There’s conventional cotton that’s grown with pesticides. There’s organic cotton, which I’d love to speak about, organic cotton issues there. And poly, I use organic cotton, which is plastic. Yeah, so I only found that. After diving into the industry and joining trade groups and meeting with manufacturers, so the supply chain’s really complex and opaque that make it almost impossible for brands themselves to know how their products are created, much less the users who are being asked to put it inside of them.

So that’s a foundation of our company. What we’re trying to change is the transparency and understanding of. across the supply chain, and then using the gifts that Mother Nature has already gifted us with amazing absorbent natural materials that don’t require the harsh chemistries and that actually give back to Mother Earth and heal some of the damage that’s been done.

So using that healing modality from clinic in a new way to focus on healing your so, All that to say, you know, what matters? What we put into our body is number one, consent and making the choice for what we each individually believe is best. Everybody comes at life from different health issues, from different wellness goals and what’s, you know, good for one might not be good for the other.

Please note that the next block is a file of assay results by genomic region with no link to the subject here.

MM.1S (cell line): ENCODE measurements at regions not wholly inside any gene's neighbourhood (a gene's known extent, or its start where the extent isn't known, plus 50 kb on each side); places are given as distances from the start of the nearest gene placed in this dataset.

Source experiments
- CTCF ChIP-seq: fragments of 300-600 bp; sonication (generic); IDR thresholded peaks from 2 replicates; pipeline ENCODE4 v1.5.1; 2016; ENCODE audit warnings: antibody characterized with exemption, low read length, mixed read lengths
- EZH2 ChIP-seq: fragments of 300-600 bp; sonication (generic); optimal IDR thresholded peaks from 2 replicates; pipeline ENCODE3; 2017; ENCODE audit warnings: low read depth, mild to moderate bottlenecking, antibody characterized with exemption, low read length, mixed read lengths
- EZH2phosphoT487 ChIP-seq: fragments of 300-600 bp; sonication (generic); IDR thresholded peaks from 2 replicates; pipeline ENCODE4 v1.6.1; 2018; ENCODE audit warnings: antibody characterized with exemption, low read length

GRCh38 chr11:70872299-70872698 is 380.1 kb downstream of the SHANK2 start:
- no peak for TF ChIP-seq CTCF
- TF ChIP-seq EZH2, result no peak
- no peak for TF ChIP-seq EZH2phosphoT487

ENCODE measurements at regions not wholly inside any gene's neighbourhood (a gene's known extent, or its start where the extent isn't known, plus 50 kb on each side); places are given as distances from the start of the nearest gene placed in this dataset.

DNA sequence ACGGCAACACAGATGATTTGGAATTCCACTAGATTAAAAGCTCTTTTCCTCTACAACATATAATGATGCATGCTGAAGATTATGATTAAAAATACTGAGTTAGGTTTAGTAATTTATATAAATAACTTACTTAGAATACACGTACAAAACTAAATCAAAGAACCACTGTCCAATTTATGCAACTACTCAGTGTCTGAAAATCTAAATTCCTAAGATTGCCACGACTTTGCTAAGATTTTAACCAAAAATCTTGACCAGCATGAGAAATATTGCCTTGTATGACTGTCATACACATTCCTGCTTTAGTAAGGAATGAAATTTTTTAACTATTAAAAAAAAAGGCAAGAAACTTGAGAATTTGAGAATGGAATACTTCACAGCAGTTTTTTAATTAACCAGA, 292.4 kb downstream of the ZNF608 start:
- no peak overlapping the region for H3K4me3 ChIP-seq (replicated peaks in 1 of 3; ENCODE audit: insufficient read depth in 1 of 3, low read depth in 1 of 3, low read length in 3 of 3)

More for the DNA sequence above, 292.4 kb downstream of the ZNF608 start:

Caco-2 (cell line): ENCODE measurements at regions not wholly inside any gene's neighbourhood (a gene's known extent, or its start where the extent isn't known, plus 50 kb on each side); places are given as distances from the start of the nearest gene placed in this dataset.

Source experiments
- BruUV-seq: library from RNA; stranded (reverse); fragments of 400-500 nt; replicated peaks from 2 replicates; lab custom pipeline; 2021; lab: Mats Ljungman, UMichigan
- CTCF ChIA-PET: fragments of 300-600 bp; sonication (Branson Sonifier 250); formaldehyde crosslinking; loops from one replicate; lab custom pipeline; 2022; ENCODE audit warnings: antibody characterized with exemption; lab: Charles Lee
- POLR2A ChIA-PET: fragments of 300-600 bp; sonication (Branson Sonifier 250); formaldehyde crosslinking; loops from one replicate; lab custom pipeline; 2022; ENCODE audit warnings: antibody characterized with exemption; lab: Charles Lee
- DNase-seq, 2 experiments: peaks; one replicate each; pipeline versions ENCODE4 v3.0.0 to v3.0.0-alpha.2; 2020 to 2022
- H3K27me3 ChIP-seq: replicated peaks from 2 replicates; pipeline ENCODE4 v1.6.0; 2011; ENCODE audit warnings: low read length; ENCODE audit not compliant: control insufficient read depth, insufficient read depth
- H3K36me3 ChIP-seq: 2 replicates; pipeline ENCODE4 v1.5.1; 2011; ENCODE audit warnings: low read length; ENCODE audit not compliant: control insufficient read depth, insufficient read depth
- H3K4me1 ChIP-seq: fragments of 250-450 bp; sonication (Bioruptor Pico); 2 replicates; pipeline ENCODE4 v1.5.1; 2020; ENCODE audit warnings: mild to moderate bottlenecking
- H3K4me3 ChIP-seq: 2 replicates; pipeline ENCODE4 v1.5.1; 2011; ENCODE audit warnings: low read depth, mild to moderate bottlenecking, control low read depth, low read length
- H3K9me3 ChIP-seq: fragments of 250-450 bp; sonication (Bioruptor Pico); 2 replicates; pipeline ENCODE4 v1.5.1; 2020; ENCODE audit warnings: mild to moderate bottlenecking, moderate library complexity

and as a women’s health clinician, I very much believe in plastic free inside of us, especially where we can control it. You know, we have like a credit card full of plastic in all of us right now because of microplastics and the fact that there’s just still not a lot of research on how these products affect human health in the vagina over time.

So with that, you know, I believe our safest bet is to avoid using any synthetic materials whatsoever. . So what you’re saying is tampons that are mainstream that we find in target are not what necessarily we think they are. They’re made of plastic and they have pesticides and we don’t really know. It’s probably cuz they’re not required to list all the things by the f d a Is the F D A that governs.

Manufacturing guidelines that are on the label? Yes and no. So tampons are, and I’m gonna speak specifically about tampons, side note, menstrual pads and menstrual cups do not require any human health impact oversight. So tampons, on the other hand, are classified as a class two medical device with the fda, which requires, you know, certain burdens of proving.